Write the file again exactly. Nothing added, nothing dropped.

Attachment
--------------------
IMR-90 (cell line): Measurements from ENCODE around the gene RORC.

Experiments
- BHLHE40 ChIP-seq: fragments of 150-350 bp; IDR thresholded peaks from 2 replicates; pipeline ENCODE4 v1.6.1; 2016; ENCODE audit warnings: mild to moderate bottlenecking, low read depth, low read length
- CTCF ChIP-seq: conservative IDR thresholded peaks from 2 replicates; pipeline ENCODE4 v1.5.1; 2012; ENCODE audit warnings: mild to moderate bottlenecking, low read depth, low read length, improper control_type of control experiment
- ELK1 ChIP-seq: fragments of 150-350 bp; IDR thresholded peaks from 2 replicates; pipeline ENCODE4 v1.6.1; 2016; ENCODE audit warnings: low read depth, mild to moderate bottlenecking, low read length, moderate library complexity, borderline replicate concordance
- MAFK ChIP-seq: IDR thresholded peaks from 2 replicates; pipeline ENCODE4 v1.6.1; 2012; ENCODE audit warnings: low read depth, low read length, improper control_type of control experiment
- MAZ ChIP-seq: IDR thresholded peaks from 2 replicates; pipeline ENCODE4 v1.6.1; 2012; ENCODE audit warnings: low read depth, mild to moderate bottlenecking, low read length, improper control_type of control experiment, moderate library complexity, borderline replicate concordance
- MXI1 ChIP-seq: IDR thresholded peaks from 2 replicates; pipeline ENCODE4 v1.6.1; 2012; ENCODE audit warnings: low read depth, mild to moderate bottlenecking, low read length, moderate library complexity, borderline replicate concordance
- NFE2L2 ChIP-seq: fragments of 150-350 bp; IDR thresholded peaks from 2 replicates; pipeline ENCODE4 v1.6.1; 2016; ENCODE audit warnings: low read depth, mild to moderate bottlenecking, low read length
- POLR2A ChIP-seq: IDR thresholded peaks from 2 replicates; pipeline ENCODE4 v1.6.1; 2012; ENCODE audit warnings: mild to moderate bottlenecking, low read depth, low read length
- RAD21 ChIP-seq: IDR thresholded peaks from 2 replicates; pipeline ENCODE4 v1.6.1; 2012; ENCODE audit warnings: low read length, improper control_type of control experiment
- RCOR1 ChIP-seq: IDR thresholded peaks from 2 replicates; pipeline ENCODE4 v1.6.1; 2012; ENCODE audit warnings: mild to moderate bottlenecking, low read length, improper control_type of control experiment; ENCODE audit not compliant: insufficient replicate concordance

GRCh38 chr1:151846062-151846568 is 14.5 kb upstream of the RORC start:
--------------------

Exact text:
IMR-90 (cell line): Measurements from ENCODE around the gene RORC.

Experiments
- BHLHE40 ChIP-seq: fragments of 150-350 bp; IDR thresholded peaks from 2 replicates; pipeline ENCODE4 v1.6.1; 2016; ENCODE audit warnings: mild to moderate bottlenecking, low read depth, low read length
- CTCF ChIP-seq: conservative IDR thresholded peaks from 2 replicates; pipeline ENCODE4 v1.5.1; 2012; ENCODE audit warnings: mild to moderate bottlenecking, low read depth, low read length, improper control_type of control experiment
- ELK1 ChIP-seq: fragments of 150-350 bp; IDR thresholded peaks from 2 replicates; pipeline ENCODE4 v1.6.1; 2016; ENCODE audit warnings: low read depth, mild to moderate bottlenecking, low read length, moderate library complexity, borderline replicate concordance
- MAFK ChIP-seq: IDR thresholded peaks from 2 replicates; pipeline ENCODE4 v1.6.1; 2012; ENCODE audit warnings: low read depth, low read length, improper control_type of control experiment
- MAZ ChIP-seq: IDR thresholded peaks from 2 replicates; pipeline ENCODE4 v1.6.1; 2012; ENCODE audit warnings: low read depth, mild to moderate bottlenecking, low read length, improper control_type of control experiment, moderate library complexity, borderline replicate concordance
- MXI1 ChIP-seq: IDR thresholded peaks from 2 replicates; pipeline ENCODE4 v1.6.1; 2012; ENCODE audit warnings: low read depth, mild to moderate bottlenecking, low read length, moderate library complexity, borderline replicate concordance
- NFE2L2 ChIP-seq: fragments of 150-350 bp; IDR thresholded peaks from 2 replicates; pipeline ENCODE4 v1.6.1; 2016; ENCODE audit warnings: low read depth, mild to moderate bottlenecking, low read length
- POLR2A ChIP-seq: IDR thresholded peaks from 2 replicates; pipeline ENCODE4 v1.6.1; 2012; ENCODE audit warnings: mild to moderate bottlenecking, low read depth, low read length
- RAD21 ChIP-seq: IDR thresholded peaks from 2 replicates; pipeline ENCODE4 v1.6.1; 2012; ENCODE audit warnings: low read length, improper control_type of control experiment
- RCOR1 ChIP-seq: IDR thresholded peaks from 2 replicates; pipeline ENCODE4 v1.6.1; 2012; ENCODE audit warnings: mild to moderate bottlenecking, low read length, improper control_type of control experiment; ENCODE audit not compliant: insufficient replicate concordance

GRCh38 chr1:151846062-151846568 is 14.5 kb upstream of the RORC start: